Monday, March 16, 2009

PI goes digital, print edition to close, Times takes subscribers

The Hearst Corporation announced today that tomorrow's print edition of the Seattle Post-Intelligencer will be the 146-year-old newspaper's last. The paper will lay off the bulk of the newspaper's 170 staffers and employ only about 20 editorial staff and 20 advertising representatives to operate a web-only version of the paper.

The final print edition will include a 20-page special commemorative section, detailing the P-I's 146 year history. A photo of the newspaper's 170-person staff and a cartoon from Pulitzer-Prize winning cartoonist David Horsey of the paper's landmark globe are also expected. The cartoon is said to include an image of the the eagle atop the globe flying away into the sunset.

Steven R. Swartz, president of Hearst Newspapers, promises the P-I website will be more than just an online newspaper. "It's an effort to craft a new type of digital business with a robust, community news and information Web site at its core," he said.

According to Nielsen Online, the P-I website had 1.8 million unique visitors and 50 million page views in February. Nielsen has included the P-I's website among the top 30 in the country. The P-I is the largest paper to go all digital.

Although the website will likely only be a shell of its former self it will continue to feature local favorites, such as columnists Art Thiel (sports) and Joel Connelly (political); bloggers Monica Guzman (The Big Blog) and Casey McNerthney (Seattle 911); and cartoonist Horsey.

Hearst said new columnists will include former Seattle mayor Norm Rice, Congressman Jim McDermott, Seattle Public Schools Superintendent Maria Goodloe-Johnson and others, including two former governors.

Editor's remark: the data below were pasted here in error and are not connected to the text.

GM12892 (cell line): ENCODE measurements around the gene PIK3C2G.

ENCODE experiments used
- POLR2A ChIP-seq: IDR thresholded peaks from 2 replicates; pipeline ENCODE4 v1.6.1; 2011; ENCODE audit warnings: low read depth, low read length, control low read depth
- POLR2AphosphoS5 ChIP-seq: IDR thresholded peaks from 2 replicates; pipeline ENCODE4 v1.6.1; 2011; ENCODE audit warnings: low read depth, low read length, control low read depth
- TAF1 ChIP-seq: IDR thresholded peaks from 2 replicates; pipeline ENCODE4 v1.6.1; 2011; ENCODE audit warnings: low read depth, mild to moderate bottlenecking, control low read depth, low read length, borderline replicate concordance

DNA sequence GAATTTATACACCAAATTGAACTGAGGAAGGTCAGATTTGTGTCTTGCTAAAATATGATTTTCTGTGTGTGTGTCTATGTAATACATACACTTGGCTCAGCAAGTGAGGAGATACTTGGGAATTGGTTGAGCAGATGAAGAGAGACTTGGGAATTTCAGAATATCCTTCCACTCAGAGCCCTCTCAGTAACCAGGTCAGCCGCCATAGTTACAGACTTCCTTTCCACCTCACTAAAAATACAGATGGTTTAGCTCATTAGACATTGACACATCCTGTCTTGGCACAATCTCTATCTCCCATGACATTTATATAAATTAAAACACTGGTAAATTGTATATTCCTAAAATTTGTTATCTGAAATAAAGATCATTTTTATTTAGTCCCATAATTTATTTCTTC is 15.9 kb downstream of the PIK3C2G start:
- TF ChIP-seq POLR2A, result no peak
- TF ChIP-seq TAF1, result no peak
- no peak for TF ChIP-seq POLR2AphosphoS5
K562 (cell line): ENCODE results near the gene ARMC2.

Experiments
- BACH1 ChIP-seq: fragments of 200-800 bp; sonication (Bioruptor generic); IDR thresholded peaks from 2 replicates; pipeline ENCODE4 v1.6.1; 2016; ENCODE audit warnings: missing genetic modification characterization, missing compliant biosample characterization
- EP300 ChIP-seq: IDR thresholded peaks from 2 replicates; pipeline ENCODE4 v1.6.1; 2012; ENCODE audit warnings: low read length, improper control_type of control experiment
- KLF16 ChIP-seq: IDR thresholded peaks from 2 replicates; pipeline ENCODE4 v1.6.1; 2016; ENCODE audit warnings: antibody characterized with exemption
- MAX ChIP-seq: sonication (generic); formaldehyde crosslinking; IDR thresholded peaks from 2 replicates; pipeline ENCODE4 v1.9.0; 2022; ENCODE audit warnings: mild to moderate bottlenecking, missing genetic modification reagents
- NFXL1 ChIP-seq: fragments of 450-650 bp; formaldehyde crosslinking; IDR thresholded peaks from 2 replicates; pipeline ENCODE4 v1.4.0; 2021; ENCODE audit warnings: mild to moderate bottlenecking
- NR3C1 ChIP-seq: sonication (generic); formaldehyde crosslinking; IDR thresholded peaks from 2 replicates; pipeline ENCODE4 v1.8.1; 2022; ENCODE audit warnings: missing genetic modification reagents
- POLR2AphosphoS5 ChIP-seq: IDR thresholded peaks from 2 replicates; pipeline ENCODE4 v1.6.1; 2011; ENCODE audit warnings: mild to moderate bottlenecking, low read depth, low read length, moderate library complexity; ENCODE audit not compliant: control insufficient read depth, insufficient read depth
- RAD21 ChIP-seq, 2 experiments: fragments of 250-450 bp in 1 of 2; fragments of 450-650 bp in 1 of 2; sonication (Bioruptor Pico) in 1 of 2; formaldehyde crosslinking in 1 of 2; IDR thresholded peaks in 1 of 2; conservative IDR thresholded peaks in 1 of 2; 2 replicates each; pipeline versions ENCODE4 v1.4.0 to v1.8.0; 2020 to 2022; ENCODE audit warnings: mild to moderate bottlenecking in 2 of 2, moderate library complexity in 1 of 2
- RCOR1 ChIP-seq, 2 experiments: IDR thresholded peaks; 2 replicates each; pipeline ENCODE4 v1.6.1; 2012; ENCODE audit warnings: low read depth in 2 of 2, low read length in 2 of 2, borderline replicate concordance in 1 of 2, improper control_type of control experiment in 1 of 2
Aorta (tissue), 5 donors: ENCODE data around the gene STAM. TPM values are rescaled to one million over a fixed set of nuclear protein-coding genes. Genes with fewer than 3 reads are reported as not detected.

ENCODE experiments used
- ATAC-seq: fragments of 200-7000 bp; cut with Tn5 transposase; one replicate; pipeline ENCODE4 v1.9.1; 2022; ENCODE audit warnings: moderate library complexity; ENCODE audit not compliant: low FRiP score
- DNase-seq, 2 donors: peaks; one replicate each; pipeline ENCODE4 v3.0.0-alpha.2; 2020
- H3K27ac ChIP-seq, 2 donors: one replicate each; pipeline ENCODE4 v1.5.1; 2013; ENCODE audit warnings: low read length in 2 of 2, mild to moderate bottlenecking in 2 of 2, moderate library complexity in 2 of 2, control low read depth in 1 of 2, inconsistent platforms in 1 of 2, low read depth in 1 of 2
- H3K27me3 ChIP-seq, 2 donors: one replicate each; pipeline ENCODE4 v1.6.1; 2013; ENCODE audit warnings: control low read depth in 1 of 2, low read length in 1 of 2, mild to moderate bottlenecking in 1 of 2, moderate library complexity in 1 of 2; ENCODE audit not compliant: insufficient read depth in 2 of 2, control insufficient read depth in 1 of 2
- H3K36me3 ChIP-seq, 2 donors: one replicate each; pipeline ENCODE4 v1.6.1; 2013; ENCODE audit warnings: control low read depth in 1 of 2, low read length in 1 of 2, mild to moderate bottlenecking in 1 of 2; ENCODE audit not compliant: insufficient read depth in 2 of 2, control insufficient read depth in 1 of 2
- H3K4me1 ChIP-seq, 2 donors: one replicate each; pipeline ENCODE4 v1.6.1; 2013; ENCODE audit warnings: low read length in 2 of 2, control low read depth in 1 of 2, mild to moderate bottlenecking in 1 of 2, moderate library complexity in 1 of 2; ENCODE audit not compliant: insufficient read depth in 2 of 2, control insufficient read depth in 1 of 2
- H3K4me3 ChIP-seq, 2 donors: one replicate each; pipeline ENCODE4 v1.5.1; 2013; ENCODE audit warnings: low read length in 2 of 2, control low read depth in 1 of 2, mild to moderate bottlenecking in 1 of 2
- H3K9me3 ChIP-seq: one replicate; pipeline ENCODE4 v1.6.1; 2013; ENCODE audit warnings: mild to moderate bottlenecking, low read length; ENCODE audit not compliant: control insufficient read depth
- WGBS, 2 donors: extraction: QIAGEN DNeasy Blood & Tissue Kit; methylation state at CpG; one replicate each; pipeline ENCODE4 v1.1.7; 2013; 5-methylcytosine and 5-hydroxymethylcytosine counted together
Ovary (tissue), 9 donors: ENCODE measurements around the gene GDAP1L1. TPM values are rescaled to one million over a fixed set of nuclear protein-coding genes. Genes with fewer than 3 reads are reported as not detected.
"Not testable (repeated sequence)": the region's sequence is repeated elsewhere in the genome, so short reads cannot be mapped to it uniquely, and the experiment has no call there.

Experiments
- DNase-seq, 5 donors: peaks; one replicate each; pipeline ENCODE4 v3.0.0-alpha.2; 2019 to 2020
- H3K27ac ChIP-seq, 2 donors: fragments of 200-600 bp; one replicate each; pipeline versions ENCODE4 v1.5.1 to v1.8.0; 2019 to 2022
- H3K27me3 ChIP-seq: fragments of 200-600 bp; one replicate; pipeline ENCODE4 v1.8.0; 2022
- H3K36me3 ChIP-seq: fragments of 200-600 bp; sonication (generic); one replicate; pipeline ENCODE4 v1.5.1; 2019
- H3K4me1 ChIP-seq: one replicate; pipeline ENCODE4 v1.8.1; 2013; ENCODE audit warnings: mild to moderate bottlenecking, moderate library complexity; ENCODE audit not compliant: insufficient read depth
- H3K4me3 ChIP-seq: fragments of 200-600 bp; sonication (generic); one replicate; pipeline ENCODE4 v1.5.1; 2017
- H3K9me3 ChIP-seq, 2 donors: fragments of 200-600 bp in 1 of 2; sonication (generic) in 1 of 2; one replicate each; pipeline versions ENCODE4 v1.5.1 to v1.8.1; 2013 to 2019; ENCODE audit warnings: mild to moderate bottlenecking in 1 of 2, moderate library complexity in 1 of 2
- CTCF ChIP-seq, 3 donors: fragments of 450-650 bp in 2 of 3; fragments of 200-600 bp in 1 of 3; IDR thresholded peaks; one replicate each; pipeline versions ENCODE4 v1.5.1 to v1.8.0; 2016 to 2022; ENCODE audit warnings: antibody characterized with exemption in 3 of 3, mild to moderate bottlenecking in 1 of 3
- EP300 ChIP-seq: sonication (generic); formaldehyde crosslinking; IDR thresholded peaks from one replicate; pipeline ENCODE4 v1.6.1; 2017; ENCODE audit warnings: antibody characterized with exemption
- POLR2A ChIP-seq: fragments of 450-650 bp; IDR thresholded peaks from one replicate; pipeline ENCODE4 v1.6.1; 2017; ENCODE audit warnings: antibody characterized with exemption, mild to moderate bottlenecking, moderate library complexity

In addition, the website will feature: 150 reader blogs, community data bases, photo galleries, and a digital yellow pages directory.

Michelle Nicolosi, executive producer of the P-I's website since 2005, will continue to lead the operation. Nicolosi was previously an investigative reporter at the P-I. She was also previously the editor of Online Journalism Review ( and taught journalism at the University of Southern California. Prior to that, Nicolosi was a reporter at the Orange County Register, where she was a lead reporter on the Pulitzer Prize-winning Fertility Fraud series.

Subscribers of the P-I's print edition will have their subscription switched automatically to The Seattle Times, the P-I's former cross-town rival. The days of delivery service and expiration date will remain unchanged and your billing cycle will continue as before. If you have any questions or concerns about your subscription, call 206-652-6325 or toll free at 1-800-542-0820.

The Seattle Times has set up a frequently asked questions link on their website.

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